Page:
– the future
Auditors need to adapt and constantly innovate. The auditing profession has challenges ahead and must embrace those challenges or be left behind.
There is a series of highly diverse opinions on the current and future position of audit.
In countries where audit is still developing, it is valued more than in countries where audit has been long established.
Audit should provide insight
Developed countries hold strong views that the audit and assurance process is important. However, there are concerns over whether it is timely and whether it offers sufficient insights as to where businesses could have done better.
Investors want an audit, but they want an audit that is responsive to these concerns. This is prompting questions over its future.
Enhanced auditor reporting has been received well in the UK, and is now being rolled out elsewhere.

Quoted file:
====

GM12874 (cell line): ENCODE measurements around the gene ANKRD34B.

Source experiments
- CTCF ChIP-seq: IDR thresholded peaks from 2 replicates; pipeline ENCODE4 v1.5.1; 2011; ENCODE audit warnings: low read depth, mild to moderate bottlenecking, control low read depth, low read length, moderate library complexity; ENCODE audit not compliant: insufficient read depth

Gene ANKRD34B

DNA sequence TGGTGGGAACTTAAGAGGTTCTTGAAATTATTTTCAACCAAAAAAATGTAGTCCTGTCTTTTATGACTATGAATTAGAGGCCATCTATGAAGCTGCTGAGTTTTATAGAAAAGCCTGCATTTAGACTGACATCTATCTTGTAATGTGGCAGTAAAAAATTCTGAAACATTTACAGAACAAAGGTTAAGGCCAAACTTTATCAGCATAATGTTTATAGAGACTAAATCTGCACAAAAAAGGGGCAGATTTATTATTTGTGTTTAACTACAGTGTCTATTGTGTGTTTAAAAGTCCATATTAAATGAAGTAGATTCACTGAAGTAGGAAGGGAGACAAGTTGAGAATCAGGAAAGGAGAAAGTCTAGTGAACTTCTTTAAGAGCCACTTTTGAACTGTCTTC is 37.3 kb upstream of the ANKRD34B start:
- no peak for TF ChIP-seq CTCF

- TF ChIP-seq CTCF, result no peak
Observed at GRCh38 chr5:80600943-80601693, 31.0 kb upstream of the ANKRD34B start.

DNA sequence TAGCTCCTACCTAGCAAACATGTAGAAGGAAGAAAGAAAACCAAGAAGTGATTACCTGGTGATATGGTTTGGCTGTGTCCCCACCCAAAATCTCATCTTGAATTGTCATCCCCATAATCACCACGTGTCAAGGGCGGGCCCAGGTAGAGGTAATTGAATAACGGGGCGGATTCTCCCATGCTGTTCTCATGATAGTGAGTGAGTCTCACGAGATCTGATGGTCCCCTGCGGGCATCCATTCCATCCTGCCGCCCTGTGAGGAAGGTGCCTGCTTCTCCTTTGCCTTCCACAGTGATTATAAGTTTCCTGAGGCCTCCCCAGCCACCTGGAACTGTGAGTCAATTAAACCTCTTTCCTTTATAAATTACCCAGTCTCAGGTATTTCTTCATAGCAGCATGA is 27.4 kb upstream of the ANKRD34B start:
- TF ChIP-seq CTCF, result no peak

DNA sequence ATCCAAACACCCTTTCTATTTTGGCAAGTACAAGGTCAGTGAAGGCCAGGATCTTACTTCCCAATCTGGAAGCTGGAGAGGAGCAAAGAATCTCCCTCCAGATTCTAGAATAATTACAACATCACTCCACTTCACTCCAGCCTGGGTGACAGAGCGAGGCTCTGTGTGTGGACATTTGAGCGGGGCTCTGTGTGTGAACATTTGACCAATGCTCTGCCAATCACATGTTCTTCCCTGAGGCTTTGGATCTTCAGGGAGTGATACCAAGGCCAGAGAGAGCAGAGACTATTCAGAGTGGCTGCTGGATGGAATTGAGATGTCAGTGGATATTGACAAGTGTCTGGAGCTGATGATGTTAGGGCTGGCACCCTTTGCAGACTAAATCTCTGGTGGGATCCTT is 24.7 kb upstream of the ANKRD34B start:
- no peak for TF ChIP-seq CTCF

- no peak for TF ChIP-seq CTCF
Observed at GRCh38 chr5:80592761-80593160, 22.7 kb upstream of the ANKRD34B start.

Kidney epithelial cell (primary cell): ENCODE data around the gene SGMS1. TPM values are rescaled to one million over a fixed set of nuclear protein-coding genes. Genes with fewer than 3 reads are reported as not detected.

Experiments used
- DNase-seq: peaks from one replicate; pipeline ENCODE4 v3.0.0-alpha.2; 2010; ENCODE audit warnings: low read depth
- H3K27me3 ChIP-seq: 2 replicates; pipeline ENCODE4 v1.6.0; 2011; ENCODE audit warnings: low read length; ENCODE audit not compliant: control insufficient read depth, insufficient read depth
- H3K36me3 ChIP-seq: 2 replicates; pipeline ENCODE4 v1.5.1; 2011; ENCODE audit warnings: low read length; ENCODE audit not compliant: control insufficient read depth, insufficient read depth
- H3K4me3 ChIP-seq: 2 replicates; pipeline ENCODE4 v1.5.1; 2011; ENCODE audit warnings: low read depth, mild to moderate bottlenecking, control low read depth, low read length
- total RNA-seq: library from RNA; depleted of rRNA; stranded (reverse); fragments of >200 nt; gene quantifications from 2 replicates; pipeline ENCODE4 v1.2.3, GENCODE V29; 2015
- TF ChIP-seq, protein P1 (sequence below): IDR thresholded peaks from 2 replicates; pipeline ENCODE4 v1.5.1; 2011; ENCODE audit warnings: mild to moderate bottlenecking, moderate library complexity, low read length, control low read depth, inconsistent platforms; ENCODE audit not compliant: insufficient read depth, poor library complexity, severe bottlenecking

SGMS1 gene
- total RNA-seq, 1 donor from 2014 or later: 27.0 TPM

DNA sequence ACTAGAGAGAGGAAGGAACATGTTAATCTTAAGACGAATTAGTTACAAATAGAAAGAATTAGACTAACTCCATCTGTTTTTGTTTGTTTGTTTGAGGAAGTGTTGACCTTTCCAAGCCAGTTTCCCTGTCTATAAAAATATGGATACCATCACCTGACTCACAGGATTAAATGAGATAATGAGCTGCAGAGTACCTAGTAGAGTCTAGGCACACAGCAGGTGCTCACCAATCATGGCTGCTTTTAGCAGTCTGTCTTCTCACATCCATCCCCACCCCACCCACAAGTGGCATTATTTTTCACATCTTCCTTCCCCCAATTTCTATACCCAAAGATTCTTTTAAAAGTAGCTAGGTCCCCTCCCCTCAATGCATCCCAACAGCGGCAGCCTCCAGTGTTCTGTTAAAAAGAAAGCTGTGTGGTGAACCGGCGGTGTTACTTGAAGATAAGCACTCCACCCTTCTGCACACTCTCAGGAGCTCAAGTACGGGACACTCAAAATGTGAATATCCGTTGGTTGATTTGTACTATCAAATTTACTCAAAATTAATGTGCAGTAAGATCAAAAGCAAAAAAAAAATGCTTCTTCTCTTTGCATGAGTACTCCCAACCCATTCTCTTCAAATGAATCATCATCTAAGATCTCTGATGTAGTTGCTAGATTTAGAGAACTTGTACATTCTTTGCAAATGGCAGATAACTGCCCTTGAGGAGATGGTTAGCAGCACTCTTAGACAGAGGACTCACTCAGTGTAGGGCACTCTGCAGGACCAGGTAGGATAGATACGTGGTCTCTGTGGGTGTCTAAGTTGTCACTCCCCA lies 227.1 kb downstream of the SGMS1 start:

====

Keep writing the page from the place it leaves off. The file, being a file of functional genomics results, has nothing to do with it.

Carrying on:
But this evolution of audit could go further. Audit should evolve to allow auditors to provide more valuable insights about a wider range of measures.
Investors want insights on how a company could have addressed risks better or where they could have increased profits sustainably.
Efficient and timely audit
Business leaders expect information in real time but investors wait months for the audit report. Auditors need to look at how they can use technology to deliver a high quality audit in a more efficient and timely manner
For jurisdictions with a long history of audit the future of assurance lies in looking at a broad range of data.
In contrast, those countries with a shorter history of audit require a stable body of rules to enable them to maximise the benefits.
Global rule makers for audit and assurance should realise that one pace of development will not suit all.
If you have any questions, please contact: Antonis Diolas, Head of Audit and Assurance at ACCA
"Audit is not dying but its successful future means innovation and adaption to today’s global, interconnected and digital world."
Why was audit invented?
Audit developed to provide trust and confidence in financial information that underpins a vibrant economy. That is just as relevant today as it always has been.
But the information people look to trust, and the way businesses compile it, has changed and so audit needs to evolve. As a profession, auditors need to be bold and embrace innovation.